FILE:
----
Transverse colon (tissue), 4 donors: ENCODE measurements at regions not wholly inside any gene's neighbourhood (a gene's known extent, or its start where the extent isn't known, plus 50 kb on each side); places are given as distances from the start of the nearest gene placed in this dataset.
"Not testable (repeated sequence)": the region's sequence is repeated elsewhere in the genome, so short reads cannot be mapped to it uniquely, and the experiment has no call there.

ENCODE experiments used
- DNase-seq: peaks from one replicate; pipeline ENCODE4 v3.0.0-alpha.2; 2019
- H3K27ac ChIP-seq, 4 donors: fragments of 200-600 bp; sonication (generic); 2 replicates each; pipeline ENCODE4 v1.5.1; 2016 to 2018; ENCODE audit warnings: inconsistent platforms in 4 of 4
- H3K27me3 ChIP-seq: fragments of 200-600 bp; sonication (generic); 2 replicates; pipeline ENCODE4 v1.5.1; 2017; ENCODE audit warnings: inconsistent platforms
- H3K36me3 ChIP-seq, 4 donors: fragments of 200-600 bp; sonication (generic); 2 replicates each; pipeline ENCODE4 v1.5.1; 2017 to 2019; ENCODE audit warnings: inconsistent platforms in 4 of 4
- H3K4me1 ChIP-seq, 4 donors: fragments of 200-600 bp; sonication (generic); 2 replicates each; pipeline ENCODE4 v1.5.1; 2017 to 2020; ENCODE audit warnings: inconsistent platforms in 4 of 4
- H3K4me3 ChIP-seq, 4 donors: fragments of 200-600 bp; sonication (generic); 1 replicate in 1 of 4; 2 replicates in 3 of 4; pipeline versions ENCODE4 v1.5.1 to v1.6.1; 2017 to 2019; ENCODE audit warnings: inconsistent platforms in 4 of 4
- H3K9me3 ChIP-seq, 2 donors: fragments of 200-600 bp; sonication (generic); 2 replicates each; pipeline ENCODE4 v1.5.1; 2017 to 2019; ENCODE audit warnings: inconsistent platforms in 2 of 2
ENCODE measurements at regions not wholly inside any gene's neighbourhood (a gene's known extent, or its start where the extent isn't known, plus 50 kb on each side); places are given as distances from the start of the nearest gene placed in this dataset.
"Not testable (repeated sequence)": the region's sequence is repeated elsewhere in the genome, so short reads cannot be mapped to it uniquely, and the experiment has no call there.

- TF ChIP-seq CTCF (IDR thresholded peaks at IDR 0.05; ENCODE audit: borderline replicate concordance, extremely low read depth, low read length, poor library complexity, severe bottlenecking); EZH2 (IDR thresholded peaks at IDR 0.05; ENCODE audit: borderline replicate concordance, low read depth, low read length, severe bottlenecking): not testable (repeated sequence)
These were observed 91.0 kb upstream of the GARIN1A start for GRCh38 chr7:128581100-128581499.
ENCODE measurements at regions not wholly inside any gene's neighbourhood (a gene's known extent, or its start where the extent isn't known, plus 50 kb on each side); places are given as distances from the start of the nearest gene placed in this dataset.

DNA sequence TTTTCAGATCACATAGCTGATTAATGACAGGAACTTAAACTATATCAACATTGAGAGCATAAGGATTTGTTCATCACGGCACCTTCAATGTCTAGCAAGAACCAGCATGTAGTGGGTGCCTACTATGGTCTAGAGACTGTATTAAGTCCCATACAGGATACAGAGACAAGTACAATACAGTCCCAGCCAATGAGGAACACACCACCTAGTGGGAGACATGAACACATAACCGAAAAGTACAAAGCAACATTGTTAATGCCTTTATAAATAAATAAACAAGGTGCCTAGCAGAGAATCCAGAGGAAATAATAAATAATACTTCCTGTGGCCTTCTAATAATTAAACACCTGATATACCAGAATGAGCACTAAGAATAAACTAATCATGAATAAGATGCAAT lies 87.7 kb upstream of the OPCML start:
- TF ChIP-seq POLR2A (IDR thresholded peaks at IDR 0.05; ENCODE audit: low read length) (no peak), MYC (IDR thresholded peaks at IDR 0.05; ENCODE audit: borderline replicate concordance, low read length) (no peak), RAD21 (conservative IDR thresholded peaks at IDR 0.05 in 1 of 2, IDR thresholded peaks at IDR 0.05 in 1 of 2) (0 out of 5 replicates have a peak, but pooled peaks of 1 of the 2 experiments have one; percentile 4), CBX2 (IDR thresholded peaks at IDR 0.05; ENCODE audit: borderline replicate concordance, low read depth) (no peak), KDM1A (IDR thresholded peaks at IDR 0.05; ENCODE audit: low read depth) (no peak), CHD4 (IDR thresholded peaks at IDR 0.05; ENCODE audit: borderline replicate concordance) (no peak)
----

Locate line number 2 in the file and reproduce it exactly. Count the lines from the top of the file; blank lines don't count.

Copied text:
"Not testable (repeated sequence)": the region's sequence is repeated elsewhere in the genome, so short reads cannot be mapped to it uniquely, and the experiment has no call there.